This adaptation was a radical change to the short answer and multiple-choice assessments commonly found in Mountain Middle’s science classrooms. Martha also saw this as an opportunity to support Mountain Middle’s English Language Learners (ELL) in science learning. This modification was also personally significant for Martha who recalled her own academic struggles as an ELL when she came to the United States as a child.

In this chapter, we discuss what we observed and learned as drawing was integrated into the common assessments already in use in Mountain Middle school’s seventh-grade science classrooms. Our work was informed by a growing body of evidence that supported the notion that allowing students to draw or illustrate answers on assessments disrupts normative assessment practices, promoting more equitable assessments for ELLs (Buxton, et al., 2017; Penuel & Watkins, 2019; Zhang, 2016). Our overall goal was to add to the understanding of how drawing could be implemented in a middle school science classroom, to provide a more complete picture of ELL students science content understanding. We begin with a short discussion about the historical importance of drawing in science and then introduce some of the previous literature that focused on drawing and science learning, drawing as an assessment tool, and the intersection of ELLs, drawing, science, and assessment. We then provide a description of the environment of Mountain Middle school and context of our project. Martha then describes how she integrated drawing into her classroom assessments. Examples of how Mountain Middle school students responded to drawing prompts on assessments are included. A discussion of implementation barriers that Martha and her colleagues confronted follows. We conclude the chapter with a discussion focusing on recommendations to future teachers who may consider drawing of assessments and implications for further research.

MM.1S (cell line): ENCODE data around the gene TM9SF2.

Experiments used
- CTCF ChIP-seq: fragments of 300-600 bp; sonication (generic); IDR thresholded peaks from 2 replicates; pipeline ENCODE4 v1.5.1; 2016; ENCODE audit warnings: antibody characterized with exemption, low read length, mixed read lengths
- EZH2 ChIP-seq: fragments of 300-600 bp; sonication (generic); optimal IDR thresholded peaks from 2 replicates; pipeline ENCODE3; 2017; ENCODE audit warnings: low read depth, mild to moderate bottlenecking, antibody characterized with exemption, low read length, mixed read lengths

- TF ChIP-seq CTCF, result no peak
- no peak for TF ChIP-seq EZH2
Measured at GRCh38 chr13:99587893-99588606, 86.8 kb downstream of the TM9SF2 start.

Key Terms in this Chapter

Literacy: The skills needed to read, write and comprehend information in a specific area.

English Language Learners: A student acquiring English as a second language.

Sink or Swim Approach: All students, regardless of language needs are placed into a mainstream classroom in which instruction is only in English (the dominant language spoken).

Triangulation: Using multiple sources of data and/or methods as “a means of checking the integrity of the inferences one draws” ( Schwandt, 2007 , p. 298).

Assessment: The process of gathering information about student understanding/learning of content that informs teaching ( Davies, 2000 ).

Paradigm Shift: An idea first presented by Thomas Kuhn that posits that science undergoes non-linear periodic changes where new approaches to understanding phenomena become acceptable that were not acceptable before ( Kuhn, 2012 ).

Drawing: In this chapter, we have adopted the definition of drawing as defined by Quillin and Thomas (2015) : “A learner- generated external visual representation depicting any type of content, whether structure, relationship, or process, created in static two dimensions in any medium” (p. 2).